13.5 The present case is quite different from that underlying T 329/94 (OJ EPO 1998, 241), referred to by the proprietor appellants, which related to a blood extraction assistance method for facilitating sustained venous blood flow through a human limb towards a venous blood extraction point. In that case the blood extraction itself did not form part of the claimed subject-matter. If that had been the case, it was stated that withdrawal of blood would have fallen under the exclusion clause of Article 52(4) EPC 1973 three times, namely as treatment by therapy and surgery and as a diagnostic method (point 4 of the Reasons). With respect to the last two aspects it must be noted, however, that decision G 1/07 and opinion G 1/04 have subsequently been issued by the Enlarged Board of Appeal and the criteria developed therein must now be taken into consideration.

13.6 Therefore, Claims 1 to 8 of the Main Request are directed to a method for treatment of the human body by surgery which is excepted from patentability under Article 53(c) EPC.

Further steps of the process of Claim 1 as granted

14. Having regard to the above conclusion on Claims 1 to 8 of the Main Request under Article 53(c) EPC, the Board need not decide whether the step of "changing a selected physical property of the blood in said circulating line to produce a distinguishable blood characteristic at the outlet side (32) of said circulating line" in claim 1 constitutes a method step for the treatment of the human body by surgery or therapy, or whether the necessary reversal of the blood line connection from normal (see column 2, paragraph [0009] of the patent in suit) implies or encompasses a removal and re-insertion of the needles into the shunt which could also constitute a surgical treatment. Similarly, the question whether the claimed method is a diagnostic method can be left unanswered.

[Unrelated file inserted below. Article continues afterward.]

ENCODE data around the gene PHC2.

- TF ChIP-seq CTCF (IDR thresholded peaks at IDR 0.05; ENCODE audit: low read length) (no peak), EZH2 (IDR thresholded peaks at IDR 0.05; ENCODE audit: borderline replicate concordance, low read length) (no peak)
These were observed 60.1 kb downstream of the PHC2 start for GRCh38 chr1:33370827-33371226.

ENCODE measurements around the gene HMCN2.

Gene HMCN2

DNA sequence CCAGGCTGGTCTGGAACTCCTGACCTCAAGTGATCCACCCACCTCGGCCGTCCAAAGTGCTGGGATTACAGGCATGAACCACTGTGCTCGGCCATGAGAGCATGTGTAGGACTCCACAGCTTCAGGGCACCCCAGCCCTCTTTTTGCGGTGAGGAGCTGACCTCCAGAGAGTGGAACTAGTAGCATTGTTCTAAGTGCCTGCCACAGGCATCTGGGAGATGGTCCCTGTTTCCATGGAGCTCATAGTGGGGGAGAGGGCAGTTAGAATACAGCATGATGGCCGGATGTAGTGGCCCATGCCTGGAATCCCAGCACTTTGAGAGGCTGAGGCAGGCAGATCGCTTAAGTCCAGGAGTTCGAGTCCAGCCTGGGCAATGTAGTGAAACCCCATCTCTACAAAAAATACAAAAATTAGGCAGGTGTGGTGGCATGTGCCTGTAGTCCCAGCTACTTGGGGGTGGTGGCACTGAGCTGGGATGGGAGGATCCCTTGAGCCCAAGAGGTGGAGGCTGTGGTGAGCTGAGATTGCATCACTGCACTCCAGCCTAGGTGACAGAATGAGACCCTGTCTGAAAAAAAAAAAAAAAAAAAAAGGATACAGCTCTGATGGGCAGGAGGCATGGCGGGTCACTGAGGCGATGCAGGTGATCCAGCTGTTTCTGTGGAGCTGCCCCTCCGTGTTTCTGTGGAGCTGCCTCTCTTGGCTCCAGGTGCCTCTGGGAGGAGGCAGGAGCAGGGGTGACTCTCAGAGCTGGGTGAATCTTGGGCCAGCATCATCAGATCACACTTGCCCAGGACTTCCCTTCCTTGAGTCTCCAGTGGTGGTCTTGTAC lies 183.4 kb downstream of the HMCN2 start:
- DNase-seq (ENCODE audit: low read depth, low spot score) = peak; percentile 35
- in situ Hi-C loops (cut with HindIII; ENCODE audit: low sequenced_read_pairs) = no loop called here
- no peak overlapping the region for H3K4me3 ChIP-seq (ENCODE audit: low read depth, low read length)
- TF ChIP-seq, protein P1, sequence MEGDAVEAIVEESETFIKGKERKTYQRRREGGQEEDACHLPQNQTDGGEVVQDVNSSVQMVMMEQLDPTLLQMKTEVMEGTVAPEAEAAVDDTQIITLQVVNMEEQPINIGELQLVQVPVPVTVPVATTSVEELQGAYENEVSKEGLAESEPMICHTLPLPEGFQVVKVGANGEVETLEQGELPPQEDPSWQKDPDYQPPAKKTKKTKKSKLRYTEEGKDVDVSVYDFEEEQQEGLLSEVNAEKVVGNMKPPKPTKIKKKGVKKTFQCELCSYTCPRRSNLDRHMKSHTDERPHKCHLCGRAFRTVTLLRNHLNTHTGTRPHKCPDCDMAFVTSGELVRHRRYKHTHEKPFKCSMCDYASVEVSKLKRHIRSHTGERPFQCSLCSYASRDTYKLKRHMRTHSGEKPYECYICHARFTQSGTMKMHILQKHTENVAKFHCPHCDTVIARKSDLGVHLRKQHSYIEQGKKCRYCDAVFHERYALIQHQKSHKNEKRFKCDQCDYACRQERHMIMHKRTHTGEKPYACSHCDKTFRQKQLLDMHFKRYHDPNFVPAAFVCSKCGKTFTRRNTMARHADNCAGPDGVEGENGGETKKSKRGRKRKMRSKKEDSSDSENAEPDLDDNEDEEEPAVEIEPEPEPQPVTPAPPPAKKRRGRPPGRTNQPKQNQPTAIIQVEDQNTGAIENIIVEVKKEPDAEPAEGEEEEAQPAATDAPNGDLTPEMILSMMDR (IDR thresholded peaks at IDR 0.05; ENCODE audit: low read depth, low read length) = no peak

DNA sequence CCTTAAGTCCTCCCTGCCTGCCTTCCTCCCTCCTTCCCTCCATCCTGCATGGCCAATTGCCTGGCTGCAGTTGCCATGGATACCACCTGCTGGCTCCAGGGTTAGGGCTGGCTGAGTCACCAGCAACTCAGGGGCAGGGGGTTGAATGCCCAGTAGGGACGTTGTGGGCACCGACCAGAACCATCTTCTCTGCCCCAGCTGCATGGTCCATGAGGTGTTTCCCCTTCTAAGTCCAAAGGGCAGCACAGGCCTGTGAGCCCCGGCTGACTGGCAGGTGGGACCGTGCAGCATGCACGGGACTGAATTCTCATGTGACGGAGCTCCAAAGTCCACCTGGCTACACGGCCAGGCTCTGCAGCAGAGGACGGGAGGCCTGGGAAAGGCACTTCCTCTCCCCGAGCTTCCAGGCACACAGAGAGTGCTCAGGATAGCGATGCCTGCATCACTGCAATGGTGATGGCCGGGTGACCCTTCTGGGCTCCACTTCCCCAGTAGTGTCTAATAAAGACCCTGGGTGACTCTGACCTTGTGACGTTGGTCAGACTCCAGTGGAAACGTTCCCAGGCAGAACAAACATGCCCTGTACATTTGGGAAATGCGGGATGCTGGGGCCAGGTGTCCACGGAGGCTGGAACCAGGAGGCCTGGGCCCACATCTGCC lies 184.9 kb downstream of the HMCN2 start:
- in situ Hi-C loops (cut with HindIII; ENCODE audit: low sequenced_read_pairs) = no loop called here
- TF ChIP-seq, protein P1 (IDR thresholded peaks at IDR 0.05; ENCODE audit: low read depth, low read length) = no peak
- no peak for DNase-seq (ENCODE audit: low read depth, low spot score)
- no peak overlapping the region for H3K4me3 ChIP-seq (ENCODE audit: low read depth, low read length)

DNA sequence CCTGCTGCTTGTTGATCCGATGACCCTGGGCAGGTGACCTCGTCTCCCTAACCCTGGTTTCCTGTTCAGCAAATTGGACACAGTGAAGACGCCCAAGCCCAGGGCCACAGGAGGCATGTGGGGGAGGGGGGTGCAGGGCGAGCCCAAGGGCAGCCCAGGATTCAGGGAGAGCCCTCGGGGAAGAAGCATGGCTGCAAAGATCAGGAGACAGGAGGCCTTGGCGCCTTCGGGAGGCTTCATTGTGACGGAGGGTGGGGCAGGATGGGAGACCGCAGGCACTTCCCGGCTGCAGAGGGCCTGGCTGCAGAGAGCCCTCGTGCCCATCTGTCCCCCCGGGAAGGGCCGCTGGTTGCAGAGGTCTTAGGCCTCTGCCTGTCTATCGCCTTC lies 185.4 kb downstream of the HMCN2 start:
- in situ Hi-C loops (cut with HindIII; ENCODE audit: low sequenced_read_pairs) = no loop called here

Auxiliary Request 1

15. Claim 1 of Auxiliary Request 1 still comprises the steps of "continuously removing blood from a downstream location in the shunt (12) ..." and "delivering the removed blood flowing in said circulating line by way of an outlet (34) connected to an outlet side (32) of said circulating line to an upstream location of said shunt (12), ...", which are surgical (Points 8.4, 9.1, 11.3, 12.2.5 and 13.6 supra).